Semin Respir Crit Care Med 2016; 37(06): 886-896
DOI: 10.1055/s-0036-1592127
Review Article
Thieme Medical Publishers 333 Seventh Avenue, New York, NY 10001, USA.

Severity Assessment and the Immediate and Long-Term Prognosis in Community-Acquired Pneumonia

Martin Kolditz
1  Division of Pulmonology, Medical Department I, University Hospital Carl Gustav Carus, Technische Universität Dresden, Dresden, Germany
,
Dionne Braeken
2  Department of Respiratory Medicine, Maastricht University Medical Center, Maastricht, The Netherlands
,
Santiago Ewig
3  Thoraxzentrum Ruhrgebiet, Klinik für Pneumologie und Infektiologie, EVK Herne und Augusta-Kranken-Anstalt Bochum, Bochum, Germany
,
Gernot Rohde
2  Department of Respiratory Medicine, Maastricht University Medical Center, Maastricht, The Netherlands
› Author Affiliations
Further Information

Publication History

Publication Date:
13 December 2016 (online)

Abstract

Severity assessment is a crucial step in the initial management of patients with community-acquired pneumonia (CAP). While approximately half of patients are at low risk of death and can be safely treated as outpatients, around 20% are at increased risk. While CURB-65 (confusion, respiratory rate, blood pressure, urea) and pneumonia severity index (PSI) scores are equally useful as an adjunct to clinical judgment to identify patients at low risk, the so-called minor American Thoracic Society/Infectious Diseases Society of America criteria are predictive of patients in need of intensified treatment (i.e., mechanical ventilation and/or vasopressor treatment). Such patients represent medical emergencies. In elderly patients, CRB-65 (confusion, respiratory rate, blood pressure, age) is no longer predictive of low risk; instead, poor functional status is the best predictor of death. In addition to scores, assessment of oxygenation and unstable comorbidity, as well as lactate and biomarkers remain important to consider. The added value of combined clinical and biomarker risk stratification strategies should be evaluated in large prospective interventional trials.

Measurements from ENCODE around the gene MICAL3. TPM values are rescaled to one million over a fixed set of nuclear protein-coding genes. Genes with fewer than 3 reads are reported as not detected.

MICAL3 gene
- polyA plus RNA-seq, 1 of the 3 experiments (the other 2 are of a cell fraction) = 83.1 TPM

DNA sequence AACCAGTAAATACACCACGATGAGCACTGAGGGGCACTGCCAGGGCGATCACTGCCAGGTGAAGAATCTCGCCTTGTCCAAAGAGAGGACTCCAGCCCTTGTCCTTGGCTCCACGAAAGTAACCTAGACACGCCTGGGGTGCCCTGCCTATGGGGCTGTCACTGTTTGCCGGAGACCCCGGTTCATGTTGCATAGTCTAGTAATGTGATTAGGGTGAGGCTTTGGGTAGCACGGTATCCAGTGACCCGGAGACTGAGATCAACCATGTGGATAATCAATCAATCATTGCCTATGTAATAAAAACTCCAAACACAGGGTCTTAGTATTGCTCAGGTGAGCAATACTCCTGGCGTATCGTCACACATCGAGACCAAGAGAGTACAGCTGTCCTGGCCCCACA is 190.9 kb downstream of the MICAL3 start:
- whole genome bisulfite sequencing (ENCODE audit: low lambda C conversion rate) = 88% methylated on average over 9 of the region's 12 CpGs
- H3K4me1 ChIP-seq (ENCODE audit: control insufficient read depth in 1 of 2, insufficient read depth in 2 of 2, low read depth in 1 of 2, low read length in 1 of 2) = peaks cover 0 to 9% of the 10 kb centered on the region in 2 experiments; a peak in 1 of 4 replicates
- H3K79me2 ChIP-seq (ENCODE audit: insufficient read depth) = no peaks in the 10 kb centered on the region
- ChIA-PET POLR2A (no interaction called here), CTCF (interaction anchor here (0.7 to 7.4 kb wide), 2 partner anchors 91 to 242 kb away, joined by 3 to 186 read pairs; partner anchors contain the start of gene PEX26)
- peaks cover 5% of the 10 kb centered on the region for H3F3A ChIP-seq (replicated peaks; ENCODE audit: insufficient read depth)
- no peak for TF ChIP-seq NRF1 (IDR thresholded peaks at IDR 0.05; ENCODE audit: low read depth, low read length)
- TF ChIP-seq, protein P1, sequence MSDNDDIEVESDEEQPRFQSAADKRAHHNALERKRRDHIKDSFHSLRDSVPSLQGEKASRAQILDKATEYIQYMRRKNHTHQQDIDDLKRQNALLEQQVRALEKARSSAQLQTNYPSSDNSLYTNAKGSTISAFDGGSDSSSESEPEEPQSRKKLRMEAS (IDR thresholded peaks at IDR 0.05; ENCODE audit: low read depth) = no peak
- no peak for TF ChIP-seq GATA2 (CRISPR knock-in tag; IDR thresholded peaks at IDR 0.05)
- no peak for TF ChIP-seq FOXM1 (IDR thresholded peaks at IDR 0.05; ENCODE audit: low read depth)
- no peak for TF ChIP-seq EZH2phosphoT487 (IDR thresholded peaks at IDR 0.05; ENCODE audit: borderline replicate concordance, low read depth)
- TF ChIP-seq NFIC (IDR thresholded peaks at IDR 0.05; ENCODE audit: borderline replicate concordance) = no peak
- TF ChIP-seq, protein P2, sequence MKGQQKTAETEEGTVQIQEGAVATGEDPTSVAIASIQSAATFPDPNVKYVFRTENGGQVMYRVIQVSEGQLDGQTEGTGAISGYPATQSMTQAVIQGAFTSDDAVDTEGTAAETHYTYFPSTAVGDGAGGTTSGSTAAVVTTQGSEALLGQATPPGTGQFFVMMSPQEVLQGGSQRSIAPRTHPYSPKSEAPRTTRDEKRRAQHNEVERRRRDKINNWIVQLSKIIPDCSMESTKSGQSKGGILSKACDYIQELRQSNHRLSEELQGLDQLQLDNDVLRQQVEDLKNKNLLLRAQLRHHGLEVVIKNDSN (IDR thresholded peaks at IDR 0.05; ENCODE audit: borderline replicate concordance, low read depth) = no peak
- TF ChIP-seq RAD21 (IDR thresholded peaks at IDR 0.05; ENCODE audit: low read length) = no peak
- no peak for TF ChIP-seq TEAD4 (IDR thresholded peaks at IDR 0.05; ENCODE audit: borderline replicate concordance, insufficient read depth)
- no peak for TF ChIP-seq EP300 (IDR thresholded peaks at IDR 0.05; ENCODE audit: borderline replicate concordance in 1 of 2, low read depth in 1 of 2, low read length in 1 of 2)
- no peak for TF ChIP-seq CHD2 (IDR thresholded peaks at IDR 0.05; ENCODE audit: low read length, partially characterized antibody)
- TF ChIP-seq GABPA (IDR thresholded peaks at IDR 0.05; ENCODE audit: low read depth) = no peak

Survivors of hospitalized CAP have a considerable excess long-term mortality. Risk factors include age, male gender, and nursing home residency, as well as increased PSI and CURB-65 scores. Cardiovascular, pulmonary, renal, and neoplastic comorbidities are prominent causes of long-term mortality. Comorbidities are vulnerable to both the acute and chronic subclinical inflammatory challenge delivered by pulmonary infection and are thereby drivers of mortality. Biomarkers are promising in identifying patients at increased risk of long-term mortality. Future studies should develop consistent strategies of risk stratification and intervention to improve long-term outcomes of patients with CAP.